Following the end of the Second World War in 1945, British subjects were invited to register claims for loss or damage to property nationalised or expropriated in foreign countries with the Administration of Enemy Property Department. The British government used the information obtained from such registrations in discussions with foreign governments regarding compensation for the loss of British property, rights and interests, and was initially able to reach agreements with the governments of Czechoslovakia and Yugoslavia.regarding compensation for loss of British property. Under these agreements these countries undertook to pay certain annual sums amounting in toto to £8,000,000 from Czechoslovakia and £4,500,000 from Yugoslavia.
The funds paid by these governments for compensating individuals who had lost rights, property and interests were first administered by the Secretary of State for Foreign Affairs, payments to claimants being made after investigation of the claim by a committee set up for the purpose and presided over by a legally trained chairman. It was subsequently decided that this quasi-judicial function should be presided over by an independent authority, and the Foreign Compensation Commission was established by the Foreign Compensation Act 1950. The Commission distributed funds to claimants under principles and procedures laid down by statutory instruments for each claim fund. The Commission was headed by a Chairman, with a Deputy and several commissioners, one of whom was a full time appointee. There was also a secretariat and a Legal Officer. The Commission liaised with the Claims Department of the Foreign Office, through which it reported to the Secretary of State.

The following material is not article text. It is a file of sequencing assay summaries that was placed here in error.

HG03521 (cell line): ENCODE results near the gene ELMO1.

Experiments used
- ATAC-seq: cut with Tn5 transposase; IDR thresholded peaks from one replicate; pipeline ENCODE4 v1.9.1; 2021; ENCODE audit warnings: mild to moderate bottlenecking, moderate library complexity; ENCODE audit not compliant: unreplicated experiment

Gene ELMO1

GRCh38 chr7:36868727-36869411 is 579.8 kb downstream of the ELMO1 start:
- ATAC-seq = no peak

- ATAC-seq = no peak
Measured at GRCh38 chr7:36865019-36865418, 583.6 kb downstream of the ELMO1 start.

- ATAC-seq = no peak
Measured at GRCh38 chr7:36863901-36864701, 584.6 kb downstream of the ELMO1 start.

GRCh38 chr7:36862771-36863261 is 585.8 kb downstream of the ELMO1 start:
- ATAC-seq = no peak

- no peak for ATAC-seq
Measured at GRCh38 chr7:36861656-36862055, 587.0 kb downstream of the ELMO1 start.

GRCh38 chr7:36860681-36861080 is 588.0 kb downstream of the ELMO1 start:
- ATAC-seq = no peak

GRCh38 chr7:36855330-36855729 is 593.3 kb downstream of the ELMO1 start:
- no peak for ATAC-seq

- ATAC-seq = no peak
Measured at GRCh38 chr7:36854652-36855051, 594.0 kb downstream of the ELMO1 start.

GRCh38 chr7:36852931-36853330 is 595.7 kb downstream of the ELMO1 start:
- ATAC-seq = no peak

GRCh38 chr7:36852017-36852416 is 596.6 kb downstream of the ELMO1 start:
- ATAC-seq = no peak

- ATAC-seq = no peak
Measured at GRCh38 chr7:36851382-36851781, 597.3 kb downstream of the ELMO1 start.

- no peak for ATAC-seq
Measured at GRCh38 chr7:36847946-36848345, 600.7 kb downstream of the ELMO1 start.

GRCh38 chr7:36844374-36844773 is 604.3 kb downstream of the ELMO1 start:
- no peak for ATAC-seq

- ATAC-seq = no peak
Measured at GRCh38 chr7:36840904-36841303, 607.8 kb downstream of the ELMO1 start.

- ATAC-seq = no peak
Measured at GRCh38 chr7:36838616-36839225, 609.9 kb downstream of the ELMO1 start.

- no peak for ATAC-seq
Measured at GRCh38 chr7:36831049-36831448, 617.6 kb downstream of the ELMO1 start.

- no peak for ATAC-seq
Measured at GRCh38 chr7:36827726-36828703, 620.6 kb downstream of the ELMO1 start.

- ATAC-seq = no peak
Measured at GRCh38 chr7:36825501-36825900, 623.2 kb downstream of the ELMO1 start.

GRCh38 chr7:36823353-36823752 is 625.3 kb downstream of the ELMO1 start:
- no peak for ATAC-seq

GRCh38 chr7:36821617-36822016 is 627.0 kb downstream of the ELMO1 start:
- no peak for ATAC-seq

The first task of the Commission were to distribute the compensation granted under the Czechoslovak and Yugoslav agreements. The principles and procedure for dealing with the Czechoslovak and Yugoslav claims were published in Orders in Council (SI 1950 No. 1191 (Czechoslovakia) and SI 1950 No. 1192 (Yugoslavia). These orders together with the Act of Parliament contain what may be described as the Commission's terms of reference. The Act also provided for the Commission to register, report and adjudicate on claims under any subsequent agreements with other countries.
The Commission was a body corporate with its own seal. The seal had to be authenticated by the signature of the Chairman or some other authorised Commissioner and by the Secretary or some other person authorised to act in his place for the purpose. Officers and servants of the Commission were appointed by the Commission.
The work of the Commission fell into three parts: administration, legal and judicial;
- (1) Administration - The Secretary was responsible generally for the administration of the Commission, though two members of the Commission could constitute a quorum for deciding administrative and financial matters. Apart from the questions of accommodation, supervision of staff, conduct of general correspondence and its proper registration, the Secretary was also responsible for the Courts administration. This covered such matters as the issue of application forms and their receipt; the keeping of a Register of Applicants; and keeping the files of proceedings.
- (2) Legal - The Legal Officer represented the interests of the Funds, that is to say the general body of claimants, and submitted to the Commission where necessary arguments showing in what respect an individual claimant had failed fully to prove his claim.
- (3) Judicial - The task of the Commission was to adjudicate on the claims in the light of evidence submitted to it.
The government agreed further compensation funding with the governments of Bulgaria, Hungary, Poland, Romania and the Soviet Union and, following the Suez crisis, Egypt. These funds were all administered by the Commission. Other agreements followed, principally that with the Peoples' Republic of China which, along with the Soviet fund, was the last to be exhausted in 1993. By this time the secretariat of the Commission was reduced to a skeleton staff, but the organisation was kept in place against the possibility of future compensation agreements being made between the British and other foreign governments.